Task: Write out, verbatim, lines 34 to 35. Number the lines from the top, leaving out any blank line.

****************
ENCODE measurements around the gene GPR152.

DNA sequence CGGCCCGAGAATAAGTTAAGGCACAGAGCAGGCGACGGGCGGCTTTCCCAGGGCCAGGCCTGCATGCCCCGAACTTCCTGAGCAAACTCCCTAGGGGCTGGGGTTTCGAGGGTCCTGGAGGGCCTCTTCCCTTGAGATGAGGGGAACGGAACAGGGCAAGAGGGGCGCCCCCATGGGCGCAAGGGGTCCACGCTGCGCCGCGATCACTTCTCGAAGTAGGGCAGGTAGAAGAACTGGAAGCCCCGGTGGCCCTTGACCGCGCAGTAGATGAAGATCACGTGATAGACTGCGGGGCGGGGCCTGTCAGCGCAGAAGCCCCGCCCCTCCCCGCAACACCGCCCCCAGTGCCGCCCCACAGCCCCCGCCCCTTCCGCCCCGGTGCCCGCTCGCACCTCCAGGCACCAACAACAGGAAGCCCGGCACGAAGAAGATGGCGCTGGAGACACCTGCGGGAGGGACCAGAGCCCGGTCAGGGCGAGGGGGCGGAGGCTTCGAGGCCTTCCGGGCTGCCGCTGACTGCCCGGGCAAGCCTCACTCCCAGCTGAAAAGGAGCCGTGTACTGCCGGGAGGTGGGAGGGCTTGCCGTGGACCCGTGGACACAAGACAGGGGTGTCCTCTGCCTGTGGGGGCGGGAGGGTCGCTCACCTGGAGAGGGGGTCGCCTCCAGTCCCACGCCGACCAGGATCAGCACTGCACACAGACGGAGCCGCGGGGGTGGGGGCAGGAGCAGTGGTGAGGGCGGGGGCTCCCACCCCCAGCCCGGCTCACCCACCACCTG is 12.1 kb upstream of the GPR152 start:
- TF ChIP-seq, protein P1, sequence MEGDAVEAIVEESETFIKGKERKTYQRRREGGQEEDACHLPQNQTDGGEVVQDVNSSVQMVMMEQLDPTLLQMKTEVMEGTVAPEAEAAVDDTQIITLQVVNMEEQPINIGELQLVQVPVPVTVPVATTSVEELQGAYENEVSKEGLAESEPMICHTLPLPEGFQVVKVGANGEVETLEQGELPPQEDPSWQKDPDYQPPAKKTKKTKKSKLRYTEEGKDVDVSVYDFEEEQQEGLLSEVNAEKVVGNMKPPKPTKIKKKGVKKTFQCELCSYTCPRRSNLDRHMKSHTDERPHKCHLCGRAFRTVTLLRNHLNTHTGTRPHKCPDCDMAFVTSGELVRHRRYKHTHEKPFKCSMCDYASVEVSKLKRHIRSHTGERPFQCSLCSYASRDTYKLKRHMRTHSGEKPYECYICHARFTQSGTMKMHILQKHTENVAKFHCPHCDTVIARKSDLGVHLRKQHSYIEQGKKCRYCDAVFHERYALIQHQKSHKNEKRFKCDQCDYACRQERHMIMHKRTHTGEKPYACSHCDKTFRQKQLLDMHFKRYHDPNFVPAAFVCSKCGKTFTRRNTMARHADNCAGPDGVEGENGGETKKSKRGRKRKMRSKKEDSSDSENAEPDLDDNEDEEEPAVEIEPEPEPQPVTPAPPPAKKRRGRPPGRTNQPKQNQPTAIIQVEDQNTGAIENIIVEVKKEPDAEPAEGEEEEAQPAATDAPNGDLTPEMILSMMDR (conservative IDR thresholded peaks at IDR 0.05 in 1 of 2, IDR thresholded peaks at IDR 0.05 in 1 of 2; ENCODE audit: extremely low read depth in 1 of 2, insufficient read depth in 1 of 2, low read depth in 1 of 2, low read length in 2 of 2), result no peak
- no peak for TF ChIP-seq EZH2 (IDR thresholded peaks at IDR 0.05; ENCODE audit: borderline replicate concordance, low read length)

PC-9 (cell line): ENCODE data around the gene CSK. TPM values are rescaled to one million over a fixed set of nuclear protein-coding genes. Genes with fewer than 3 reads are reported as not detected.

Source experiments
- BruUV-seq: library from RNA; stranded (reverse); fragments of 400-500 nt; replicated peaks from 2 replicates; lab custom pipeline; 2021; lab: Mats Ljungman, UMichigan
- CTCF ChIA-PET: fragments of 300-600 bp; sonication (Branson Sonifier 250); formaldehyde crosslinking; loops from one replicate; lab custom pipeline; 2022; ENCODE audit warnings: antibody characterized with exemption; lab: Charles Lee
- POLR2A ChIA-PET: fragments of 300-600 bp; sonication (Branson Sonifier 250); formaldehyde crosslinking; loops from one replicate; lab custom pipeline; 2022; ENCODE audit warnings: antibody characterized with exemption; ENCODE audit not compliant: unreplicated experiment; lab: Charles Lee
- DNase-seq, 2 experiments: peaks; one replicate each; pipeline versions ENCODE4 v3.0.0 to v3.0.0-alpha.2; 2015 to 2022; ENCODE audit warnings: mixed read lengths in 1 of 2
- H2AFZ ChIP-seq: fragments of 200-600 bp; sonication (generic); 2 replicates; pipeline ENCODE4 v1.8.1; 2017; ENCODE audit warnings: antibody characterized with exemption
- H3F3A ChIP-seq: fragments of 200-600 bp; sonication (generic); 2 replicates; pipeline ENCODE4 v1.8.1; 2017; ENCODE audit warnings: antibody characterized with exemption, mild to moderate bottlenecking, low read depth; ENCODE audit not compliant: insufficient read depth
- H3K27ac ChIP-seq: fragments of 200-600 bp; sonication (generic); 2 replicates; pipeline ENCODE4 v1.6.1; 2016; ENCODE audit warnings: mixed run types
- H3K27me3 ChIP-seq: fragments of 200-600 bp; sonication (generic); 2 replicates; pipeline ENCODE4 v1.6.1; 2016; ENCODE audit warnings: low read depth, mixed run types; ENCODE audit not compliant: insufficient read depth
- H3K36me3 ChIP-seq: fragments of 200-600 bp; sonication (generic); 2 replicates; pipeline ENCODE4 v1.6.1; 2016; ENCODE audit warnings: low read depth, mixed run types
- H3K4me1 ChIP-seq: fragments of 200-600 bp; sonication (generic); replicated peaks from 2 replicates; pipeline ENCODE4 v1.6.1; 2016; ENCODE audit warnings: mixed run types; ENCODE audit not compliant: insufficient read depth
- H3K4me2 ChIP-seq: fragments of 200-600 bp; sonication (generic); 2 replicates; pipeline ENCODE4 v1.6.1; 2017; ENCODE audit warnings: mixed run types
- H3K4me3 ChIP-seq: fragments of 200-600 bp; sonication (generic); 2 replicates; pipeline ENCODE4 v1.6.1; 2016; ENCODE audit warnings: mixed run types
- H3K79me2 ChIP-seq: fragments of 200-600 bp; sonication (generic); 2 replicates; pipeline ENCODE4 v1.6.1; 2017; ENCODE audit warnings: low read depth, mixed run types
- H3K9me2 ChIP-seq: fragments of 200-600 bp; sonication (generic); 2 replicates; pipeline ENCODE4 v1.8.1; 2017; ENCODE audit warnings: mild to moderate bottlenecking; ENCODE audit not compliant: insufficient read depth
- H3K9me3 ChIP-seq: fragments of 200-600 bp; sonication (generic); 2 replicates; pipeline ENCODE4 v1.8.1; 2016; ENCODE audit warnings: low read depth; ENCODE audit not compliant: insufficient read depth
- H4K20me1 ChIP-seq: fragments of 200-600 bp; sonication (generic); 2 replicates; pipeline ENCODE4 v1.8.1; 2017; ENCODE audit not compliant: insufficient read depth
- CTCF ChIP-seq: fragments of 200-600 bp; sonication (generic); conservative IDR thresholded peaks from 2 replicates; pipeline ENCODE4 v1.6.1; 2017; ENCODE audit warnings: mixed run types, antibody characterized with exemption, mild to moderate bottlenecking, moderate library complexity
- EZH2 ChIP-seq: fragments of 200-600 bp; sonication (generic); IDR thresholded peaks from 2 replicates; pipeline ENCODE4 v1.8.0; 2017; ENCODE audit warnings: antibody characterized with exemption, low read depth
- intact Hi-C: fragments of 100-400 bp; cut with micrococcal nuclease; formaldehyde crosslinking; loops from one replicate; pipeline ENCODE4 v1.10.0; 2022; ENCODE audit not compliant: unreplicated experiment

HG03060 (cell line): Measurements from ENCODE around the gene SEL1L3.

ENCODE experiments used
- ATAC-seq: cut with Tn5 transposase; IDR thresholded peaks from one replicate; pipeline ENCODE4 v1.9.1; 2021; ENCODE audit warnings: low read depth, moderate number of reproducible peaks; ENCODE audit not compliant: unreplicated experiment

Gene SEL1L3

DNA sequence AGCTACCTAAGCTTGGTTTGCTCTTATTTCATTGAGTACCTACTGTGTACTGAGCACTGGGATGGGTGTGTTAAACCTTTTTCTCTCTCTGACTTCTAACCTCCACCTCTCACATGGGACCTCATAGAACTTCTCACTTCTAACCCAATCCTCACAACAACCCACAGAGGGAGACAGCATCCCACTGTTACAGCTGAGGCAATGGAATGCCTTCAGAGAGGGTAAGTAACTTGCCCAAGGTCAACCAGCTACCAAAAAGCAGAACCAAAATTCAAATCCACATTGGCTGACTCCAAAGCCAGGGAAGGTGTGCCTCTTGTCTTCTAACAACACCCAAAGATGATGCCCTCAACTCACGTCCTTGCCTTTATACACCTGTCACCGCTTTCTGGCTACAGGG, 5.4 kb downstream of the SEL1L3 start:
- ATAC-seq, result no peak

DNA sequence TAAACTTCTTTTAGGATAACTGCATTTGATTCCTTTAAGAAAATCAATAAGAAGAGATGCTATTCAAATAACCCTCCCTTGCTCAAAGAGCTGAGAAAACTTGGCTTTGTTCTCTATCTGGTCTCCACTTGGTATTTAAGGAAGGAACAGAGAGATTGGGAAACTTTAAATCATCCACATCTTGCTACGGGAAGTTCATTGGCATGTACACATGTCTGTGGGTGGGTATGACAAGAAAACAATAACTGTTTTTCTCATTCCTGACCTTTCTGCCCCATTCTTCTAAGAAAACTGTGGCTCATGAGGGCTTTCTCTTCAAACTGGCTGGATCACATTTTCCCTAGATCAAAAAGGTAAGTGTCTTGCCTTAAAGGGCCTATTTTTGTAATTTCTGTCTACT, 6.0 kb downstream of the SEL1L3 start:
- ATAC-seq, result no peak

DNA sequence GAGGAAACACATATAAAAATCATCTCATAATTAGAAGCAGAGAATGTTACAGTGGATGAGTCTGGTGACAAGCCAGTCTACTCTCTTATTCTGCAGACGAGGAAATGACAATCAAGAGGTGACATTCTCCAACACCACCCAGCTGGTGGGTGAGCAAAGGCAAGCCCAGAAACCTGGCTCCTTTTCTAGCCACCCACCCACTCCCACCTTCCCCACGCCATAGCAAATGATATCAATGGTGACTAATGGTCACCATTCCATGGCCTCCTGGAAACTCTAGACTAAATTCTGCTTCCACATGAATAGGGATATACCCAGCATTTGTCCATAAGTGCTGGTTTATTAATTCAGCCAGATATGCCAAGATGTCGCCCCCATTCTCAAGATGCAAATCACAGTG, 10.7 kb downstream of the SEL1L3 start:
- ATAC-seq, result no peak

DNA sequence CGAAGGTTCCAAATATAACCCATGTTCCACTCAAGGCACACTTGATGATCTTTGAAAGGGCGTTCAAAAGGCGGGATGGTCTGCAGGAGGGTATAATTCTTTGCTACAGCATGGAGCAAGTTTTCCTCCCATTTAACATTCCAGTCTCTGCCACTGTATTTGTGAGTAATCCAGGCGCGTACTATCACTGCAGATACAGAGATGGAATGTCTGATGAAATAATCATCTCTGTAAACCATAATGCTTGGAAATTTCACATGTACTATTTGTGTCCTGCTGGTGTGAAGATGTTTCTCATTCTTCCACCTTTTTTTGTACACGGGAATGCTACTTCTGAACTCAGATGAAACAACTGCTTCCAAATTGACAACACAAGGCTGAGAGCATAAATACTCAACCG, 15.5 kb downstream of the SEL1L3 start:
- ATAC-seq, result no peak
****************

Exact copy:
DNA sequence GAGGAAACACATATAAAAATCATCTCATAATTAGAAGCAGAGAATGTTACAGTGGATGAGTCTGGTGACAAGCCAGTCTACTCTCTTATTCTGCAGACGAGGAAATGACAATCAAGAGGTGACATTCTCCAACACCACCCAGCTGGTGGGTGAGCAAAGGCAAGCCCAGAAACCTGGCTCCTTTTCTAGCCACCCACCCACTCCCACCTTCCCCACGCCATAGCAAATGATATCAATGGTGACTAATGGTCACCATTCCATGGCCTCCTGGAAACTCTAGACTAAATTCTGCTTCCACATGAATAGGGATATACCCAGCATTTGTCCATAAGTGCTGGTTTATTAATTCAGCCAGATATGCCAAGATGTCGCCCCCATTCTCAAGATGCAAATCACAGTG, 10.7 kb downstream of the SEL1L3 start:
- ATAC-seq, result no peak